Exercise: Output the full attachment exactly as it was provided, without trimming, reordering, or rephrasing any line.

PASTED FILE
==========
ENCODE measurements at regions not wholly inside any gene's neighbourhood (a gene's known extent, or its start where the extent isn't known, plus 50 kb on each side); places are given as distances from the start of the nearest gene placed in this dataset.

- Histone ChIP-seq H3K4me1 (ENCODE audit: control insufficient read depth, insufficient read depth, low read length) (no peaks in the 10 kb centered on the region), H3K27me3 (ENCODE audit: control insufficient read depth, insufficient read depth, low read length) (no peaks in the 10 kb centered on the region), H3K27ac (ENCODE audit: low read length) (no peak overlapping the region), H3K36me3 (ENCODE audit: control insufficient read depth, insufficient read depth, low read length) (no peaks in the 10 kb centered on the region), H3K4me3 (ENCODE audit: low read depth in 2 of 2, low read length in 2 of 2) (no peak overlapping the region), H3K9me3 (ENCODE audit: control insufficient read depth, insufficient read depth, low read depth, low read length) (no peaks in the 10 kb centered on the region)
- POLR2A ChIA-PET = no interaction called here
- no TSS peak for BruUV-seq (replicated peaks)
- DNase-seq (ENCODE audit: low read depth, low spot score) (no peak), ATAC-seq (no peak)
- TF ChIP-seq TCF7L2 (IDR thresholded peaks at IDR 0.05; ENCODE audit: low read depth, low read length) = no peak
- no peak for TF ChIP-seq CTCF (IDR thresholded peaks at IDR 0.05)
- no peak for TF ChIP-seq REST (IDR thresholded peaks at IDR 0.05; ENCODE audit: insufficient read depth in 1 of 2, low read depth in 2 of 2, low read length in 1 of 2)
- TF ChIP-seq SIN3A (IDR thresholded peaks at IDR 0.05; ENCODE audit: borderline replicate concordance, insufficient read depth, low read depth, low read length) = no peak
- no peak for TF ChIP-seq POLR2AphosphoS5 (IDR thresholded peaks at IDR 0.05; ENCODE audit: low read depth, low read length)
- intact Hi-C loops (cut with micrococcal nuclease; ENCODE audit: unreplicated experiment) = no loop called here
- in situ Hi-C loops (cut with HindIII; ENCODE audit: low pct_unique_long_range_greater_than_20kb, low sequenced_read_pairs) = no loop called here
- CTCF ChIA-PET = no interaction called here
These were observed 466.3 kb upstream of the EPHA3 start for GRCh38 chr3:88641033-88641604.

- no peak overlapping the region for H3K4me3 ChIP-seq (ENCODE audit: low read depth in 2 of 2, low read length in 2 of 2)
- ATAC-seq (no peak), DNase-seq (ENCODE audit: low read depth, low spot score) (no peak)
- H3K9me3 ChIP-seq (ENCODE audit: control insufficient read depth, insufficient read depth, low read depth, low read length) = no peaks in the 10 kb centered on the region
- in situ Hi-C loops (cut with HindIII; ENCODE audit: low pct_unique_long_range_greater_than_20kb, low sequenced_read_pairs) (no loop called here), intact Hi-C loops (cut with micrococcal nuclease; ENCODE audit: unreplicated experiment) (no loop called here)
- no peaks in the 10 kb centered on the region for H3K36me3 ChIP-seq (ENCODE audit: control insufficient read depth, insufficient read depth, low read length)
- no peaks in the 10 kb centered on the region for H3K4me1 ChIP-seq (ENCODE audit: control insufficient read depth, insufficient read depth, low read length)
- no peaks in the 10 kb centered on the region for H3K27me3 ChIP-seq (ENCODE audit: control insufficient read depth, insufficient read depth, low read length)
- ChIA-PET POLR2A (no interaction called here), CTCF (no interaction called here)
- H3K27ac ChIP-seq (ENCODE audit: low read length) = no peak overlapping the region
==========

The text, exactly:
ENCODE measurements at regions not wholly inside any gene's neighbourhood (a gene's known extent, or its start where the extent isn't known, plus 50 kb on each side); places are given as distances from the start of the nearest gene placed in this dataset.

- Histone ChIP-seq H3K4me1 (ENCODE audit: control insufficient read depth, insufficient read depth, low read length) (no peaks in the 10 kb centered on the region), H3K27me3 (ENCODE audit: control insufficient read depth, insufficient read depth, low read length) (no peaks in the 10 kb centered on the region), H3K27ac (ENCODE audit: low read length) (no peak overlapping the region), H3K36me3 (ENCODE audit: control insufficient read depth, insufficient read depth, low read length) (no peaks in the 10 kb centered on the region), H3K4me3 (ENCODE audit: low read depth in 2 of 2, low read length in 2 of 2) (no peak overlapping the region), H3K9me3 (ENCODE audit: control insufficient read depth, insufficient read depth, low read depth, low read length) (no peaks in the 10 kb centered on the region)
- POLR2A ChIA-PET = no interaction called here
- no TSS peak for BruUV-seq (replicated peaks)
- DNase-seq (ENCODE audit: low read depth, low spot score) (no peak), ATAC-seq (no peak)
- TF ChIP-seq TCF7L2 (IDR thresholded peaks at IDR 0.05; ENCODE audit: low read depth, low read length) = no peak
- no peak for TF ChIP-seq CTCF (IDR thresholded peaks at IDR 0.05)
- no peak for TF ChIP-seq REST (IDR thresholded peaks at IDR 0.05; ENCODE audit: insufficient read depth in 1 of 2, low read depth in 2 of 2, low read length in 1 of 2)
- TF ChIP-seq SIN3A (IDR thresholded peaks at IDR 0.05; ENCODE audit: borderline replicate concordance, insufficient read depth, low read depth, low read length) = no peak
- no peak for TF ChIP-seq POLR2AphosphoS5 (IDR thresholded peaks at IDR 0.05; ENCODE audit: low read depth, low read length)
- intact Hi-C loops (cut with micrococcal nuclease; ENCODE audit: unreplicated experiment) = no loop called here
- in situ Hi-C loops (cut with HindIII; ENCODE audit: low pct_unique_long_range_greater_than_20kb, low sequenced_read_pairs) = no loop called here
- CTCF ChIA-PET = no interaction called here
These were observed 466.3 kb upstream of the EPHA3 start for GRCh38 chr3:88641033-88641604.

- no peak overlapping the region for H3K4me3 ChIP-seq (ENCODE audit: low read depth in 2 of 2, low read length in 2 of 2)
- ATAC-seq (no peak), DNase-seq (ENCODE audit: low read depth, low spot score) (no peak)
- H3K9me3 ChIP-seq (ENCODE audit: control insufficient read depth, insufficient read depth, low read depth, low read length) = no peaks in the 10 kb centered on the region
- in situ Hi-C loops (cut with HindIII; ENCODE audit: low pct_unique_long_range_greater_than_20kb, low sequenced_read_pairs) (no loop called here), intact Hi-C loops (cut with micrococcal nuclease; ENCODE audit: unreplicated experiment) (no loop called here)
- no peaks in the 10 kb centered on the region for H3K36me3 ChIP-seq (ENCODE audit: control insufficient read depth, insufficient read depth, low read length)
- no peaks in the 10 kb centered on the region for H3K4me1 ChIP-seq (ENCODE audit: control insufficient read depth, insufficient read depth, low read length)
- no peaks in the 10 kb centered on the region for H3K27me3 ChIP-seq (ENCODE audit: control insufficient read depth, insufficient read depth, low read length)
- ChIA-PET POLR2A (no interaction called here), CTCF (no interaction called here)
- H3K27ac ChIP-seq (ENCODE audit: low read length) = no peak overlapping the region